Who will win?

The auction will determine the future of the UK's four remaining mobile operators - Vodafone, O2, Three, and Everything Everywhere, the amusing name for the merged Orange and T-Mobile networks. For Three in particular it's a matter of life and death - the company feels bruised by a recent Ofcom ruling which saw other networks allowed to use their old 2G spectrum for 3G services.

Smart phone user


So what happens next is probably a huge row - various operators have already held up the process for years with legal action. The plan set out by Ofcom today is designed to ensure that all four operators end up with enough spectrum to compete nationally. That makes it less likely that Three will object - but there's every possibility that another operator will hold up the auction by challenging the rules in court.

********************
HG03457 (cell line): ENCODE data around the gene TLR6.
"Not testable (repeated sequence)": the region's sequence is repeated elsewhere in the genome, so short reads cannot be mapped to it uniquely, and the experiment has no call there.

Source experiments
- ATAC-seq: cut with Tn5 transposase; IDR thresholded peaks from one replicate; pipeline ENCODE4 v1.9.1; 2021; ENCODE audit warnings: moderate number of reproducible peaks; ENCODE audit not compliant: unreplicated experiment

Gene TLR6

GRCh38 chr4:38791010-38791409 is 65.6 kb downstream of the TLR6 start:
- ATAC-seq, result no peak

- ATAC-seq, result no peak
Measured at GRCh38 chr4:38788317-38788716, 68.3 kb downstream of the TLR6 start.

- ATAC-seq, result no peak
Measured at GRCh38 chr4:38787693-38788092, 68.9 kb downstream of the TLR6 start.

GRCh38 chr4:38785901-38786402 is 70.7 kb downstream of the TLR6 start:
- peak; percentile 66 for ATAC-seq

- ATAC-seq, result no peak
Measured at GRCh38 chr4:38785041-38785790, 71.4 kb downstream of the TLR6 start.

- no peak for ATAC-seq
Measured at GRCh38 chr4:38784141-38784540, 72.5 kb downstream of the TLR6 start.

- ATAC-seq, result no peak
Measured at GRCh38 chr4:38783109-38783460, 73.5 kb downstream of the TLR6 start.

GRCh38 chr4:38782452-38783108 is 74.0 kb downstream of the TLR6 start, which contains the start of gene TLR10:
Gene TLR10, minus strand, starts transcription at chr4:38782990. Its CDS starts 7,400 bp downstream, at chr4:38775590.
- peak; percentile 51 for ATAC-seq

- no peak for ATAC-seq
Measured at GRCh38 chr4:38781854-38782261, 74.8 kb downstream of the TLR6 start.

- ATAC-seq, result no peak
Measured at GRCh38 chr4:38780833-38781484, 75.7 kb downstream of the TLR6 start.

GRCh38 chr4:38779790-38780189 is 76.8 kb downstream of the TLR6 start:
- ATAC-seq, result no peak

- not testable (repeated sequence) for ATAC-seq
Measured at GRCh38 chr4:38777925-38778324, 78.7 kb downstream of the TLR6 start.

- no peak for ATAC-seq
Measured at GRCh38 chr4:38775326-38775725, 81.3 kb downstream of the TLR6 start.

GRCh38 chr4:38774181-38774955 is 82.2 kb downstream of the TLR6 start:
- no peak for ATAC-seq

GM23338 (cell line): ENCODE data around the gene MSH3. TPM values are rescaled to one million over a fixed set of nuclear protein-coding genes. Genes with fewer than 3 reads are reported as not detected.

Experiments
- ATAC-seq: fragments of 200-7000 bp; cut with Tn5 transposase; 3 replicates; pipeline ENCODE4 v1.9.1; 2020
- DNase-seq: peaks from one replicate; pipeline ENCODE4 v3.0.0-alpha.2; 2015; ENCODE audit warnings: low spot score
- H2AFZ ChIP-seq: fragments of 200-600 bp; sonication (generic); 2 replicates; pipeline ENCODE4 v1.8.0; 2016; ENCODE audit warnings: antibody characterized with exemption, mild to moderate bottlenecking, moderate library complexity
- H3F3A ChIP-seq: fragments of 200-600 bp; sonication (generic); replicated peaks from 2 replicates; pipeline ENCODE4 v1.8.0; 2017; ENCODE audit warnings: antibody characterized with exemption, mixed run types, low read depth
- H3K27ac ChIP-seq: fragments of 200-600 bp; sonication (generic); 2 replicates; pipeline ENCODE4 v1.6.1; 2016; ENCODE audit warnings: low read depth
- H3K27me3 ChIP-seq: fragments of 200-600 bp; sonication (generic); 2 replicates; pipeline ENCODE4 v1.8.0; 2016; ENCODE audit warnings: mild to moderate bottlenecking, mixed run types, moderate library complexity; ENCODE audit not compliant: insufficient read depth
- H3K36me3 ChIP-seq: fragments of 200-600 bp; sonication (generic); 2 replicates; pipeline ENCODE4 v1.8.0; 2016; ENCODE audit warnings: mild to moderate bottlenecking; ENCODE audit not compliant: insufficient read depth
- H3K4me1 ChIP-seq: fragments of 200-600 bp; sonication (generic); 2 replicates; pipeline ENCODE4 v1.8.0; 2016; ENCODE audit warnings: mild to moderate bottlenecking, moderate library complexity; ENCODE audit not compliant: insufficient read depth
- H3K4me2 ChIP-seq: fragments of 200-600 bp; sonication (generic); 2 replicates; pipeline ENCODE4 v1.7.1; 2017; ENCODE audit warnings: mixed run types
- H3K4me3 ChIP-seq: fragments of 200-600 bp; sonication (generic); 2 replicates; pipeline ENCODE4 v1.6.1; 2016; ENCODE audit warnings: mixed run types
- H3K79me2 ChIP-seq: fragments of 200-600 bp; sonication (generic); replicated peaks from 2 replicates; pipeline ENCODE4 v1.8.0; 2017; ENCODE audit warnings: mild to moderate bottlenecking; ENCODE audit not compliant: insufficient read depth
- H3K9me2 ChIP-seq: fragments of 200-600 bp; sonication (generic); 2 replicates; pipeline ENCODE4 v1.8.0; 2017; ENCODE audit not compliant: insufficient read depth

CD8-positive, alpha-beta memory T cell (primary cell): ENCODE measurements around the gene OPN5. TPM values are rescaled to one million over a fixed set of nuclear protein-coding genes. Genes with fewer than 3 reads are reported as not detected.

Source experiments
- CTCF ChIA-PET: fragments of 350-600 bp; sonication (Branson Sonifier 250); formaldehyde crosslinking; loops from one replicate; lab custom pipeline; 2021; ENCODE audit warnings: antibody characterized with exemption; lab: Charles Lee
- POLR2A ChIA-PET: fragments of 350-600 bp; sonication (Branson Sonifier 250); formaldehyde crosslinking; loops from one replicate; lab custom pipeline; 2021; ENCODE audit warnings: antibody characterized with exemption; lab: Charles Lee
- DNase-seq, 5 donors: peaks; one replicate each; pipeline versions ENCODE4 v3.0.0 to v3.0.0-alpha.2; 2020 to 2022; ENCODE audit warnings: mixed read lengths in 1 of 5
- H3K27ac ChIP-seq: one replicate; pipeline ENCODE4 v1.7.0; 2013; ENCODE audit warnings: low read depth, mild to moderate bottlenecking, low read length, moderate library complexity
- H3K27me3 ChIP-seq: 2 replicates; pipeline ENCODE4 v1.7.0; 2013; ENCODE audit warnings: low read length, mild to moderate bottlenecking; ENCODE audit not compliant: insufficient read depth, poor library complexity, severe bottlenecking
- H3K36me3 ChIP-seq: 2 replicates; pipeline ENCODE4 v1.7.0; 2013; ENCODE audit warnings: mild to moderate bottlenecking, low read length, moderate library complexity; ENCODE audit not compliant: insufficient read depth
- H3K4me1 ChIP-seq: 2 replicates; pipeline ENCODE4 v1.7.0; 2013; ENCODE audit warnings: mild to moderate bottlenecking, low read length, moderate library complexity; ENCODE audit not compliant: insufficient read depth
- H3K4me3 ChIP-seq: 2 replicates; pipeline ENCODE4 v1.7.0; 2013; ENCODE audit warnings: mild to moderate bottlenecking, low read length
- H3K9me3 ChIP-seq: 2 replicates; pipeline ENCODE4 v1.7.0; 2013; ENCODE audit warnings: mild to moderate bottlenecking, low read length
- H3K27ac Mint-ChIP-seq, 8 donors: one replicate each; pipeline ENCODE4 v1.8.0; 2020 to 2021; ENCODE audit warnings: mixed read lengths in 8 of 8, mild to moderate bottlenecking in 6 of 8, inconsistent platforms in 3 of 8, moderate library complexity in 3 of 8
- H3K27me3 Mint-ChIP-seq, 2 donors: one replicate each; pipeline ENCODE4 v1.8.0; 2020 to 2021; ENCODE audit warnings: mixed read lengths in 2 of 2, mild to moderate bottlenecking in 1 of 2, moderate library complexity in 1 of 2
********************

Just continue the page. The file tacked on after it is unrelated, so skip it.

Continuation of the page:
How much will the auction raise?

This sale involves 80% more spectrum than the 3G auction, so if the operators bid with the same eagerness shown for 3G licences back in 2000, then you might expect as much as £40 billion to end up in the Treasury's coffers.

But nobody thinks that will happen. The operators claim that the huge sums they paid in 2000 had a disastrous effect on their subsequent investment in 3G networks. It's true that the promise of the mobile internet, touted during the 3G auction, did not arrive until around seven years later.

Ofcom thinks that was more probably due to the fact that the auction took place at the height of the dot com bubble. The regulator won't say how much it expects the 4G licences to fetch. But a similar auction in Germany raised something like £4bn.

Is the UK falling behind?

Yes, if we're comparing the UK with Germany, the USA and Sweden, which have already started to roll out 4G networks. Ofcom admits that things haven't moved quite as rapidly here as it might have hoped, but says it's full speed ahead now. But even if everything goes to plan, consumers won't see any 4G services before 2013. By then the mobile operators could be struggling to cope with the torrent of data from all those video-watching, game-playing, web-surfing smartphone and tablet users.


  • Comment number 1.

    BT are the ones who also have a lot to lose here and should consider bidding.